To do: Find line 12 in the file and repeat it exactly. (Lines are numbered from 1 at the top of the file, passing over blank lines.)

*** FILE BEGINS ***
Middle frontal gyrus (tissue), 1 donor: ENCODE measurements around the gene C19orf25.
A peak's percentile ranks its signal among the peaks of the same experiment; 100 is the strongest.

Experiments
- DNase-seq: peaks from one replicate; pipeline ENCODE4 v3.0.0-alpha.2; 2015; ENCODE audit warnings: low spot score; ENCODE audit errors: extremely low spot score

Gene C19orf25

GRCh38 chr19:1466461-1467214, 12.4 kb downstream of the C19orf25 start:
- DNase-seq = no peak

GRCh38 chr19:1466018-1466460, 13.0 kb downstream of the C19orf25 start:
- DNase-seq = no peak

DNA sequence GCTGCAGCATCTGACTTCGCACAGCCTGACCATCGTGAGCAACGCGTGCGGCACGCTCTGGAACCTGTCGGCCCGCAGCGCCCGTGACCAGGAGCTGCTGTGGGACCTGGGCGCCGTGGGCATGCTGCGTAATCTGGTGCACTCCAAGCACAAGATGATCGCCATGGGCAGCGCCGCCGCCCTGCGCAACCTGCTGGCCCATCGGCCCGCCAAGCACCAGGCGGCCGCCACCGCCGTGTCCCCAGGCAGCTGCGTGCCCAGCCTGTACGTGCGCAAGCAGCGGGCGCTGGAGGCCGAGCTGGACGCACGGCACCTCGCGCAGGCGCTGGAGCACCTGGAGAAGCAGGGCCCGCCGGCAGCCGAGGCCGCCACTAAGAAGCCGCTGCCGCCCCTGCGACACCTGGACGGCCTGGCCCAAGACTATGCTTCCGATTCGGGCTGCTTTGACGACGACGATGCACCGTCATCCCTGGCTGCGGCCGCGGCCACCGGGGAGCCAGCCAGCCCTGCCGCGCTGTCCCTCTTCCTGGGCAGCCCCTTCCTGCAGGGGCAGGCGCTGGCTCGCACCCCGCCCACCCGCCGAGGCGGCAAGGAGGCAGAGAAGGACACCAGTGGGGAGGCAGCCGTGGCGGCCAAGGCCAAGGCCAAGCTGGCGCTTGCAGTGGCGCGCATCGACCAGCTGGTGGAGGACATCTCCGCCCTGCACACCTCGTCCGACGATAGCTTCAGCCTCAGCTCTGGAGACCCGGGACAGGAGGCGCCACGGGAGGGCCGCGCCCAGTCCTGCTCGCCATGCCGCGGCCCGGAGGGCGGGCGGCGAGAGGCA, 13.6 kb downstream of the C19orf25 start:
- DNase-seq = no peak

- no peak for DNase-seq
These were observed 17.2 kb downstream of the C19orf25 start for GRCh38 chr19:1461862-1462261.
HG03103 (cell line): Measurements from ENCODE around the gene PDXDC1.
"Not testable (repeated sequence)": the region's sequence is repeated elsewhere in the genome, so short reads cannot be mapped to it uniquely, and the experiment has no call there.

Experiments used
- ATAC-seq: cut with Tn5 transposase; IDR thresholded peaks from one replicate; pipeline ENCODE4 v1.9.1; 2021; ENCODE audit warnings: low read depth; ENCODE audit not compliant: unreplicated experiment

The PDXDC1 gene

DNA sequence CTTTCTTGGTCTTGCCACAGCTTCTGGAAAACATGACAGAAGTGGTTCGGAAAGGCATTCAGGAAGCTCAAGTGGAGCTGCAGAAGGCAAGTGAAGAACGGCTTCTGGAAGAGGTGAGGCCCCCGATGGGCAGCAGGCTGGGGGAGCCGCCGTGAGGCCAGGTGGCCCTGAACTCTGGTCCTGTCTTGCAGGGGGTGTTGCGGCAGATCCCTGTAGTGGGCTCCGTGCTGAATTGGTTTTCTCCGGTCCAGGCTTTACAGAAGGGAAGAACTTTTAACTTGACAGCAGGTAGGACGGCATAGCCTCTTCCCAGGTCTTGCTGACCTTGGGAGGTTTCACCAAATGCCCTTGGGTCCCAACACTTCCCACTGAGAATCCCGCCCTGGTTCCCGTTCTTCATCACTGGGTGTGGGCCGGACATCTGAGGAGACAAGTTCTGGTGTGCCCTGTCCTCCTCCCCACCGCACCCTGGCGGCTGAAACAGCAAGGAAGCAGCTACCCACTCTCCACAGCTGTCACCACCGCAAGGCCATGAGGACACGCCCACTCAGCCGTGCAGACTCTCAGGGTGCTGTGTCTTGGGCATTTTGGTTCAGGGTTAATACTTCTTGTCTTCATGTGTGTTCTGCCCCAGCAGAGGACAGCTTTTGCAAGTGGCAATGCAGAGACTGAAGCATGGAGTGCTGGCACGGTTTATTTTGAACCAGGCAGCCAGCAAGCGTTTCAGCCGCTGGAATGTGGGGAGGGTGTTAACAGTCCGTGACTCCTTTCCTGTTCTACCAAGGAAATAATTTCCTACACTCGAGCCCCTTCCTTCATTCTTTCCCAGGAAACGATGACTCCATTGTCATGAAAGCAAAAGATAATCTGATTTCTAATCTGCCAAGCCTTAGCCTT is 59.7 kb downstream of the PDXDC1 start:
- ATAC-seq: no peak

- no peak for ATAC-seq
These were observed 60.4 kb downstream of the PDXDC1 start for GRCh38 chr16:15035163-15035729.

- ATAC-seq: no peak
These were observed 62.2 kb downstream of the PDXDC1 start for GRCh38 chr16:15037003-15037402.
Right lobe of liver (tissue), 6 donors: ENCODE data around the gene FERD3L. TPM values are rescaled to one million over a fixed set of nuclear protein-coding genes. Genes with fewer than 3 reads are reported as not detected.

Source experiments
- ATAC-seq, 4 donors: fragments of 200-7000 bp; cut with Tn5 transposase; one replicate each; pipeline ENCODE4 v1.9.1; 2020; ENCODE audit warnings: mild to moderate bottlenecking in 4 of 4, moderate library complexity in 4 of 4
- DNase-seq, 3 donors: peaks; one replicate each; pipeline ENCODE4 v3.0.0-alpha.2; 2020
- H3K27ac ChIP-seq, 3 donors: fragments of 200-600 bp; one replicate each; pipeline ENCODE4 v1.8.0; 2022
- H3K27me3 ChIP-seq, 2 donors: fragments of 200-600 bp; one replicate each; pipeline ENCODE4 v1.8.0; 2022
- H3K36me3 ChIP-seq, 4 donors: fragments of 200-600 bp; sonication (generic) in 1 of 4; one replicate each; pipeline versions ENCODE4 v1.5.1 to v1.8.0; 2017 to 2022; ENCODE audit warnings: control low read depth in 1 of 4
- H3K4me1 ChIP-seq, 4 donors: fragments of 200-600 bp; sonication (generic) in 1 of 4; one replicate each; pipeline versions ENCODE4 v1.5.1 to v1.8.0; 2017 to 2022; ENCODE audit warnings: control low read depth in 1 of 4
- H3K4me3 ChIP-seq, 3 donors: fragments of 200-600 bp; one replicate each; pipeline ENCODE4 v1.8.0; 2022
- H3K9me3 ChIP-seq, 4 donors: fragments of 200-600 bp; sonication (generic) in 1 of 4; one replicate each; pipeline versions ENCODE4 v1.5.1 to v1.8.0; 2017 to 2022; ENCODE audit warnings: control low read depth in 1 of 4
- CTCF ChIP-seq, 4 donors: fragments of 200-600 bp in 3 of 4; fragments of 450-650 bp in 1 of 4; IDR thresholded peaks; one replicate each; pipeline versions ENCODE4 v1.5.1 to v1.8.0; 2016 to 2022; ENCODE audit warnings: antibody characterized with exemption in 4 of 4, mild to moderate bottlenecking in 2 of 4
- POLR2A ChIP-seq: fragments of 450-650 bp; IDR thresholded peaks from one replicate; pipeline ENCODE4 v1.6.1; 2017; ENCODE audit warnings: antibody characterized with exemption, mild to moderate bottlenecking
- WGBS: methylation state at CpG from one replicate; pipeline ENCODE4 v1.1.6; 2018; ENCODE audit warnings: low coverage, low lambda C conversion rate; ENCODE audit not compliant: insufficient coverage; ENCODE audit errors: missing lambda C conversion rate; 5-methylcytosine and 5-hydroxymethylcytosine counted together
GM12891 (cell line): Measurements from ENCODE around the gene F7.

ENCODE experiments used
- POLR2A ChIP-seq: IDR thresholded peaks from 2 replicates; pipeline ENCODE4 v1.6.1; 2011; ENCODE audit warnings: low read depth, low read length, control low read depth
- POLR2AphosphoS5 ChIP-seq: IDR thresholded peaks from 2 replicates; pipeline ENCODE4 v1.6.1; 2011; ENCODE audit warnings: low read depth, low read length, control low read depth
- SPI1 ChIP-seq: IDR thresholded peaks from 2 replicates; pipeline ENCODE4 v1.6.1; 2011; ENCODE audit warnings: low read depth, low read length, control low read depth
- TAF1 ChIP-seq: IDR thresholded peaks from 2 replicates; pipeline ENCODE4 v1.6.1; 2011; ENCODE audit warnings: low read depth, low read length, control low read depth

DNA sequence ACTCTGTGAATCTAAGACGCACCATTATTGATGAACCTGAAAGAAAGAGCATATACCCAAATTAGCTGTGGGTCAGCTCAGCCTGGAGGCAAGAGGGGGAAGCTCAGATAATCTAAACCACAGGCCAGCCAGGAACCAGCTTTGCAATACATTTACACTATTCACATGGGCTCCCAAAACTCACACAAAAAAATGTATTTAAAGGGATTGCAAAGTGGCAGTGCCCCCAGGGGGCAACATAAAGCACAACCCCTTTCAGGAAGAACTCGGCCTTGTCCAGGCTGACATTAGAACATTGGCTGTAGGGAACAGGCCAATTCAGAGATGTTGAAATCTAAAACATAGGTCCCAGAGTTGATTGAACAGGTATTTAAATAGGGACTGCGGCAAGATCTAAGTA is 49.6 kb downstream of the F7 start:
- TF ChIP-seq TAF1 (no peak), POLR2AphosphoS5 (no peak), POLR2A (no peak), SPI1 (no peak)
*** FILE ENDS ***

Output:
- no peak for DNase-seq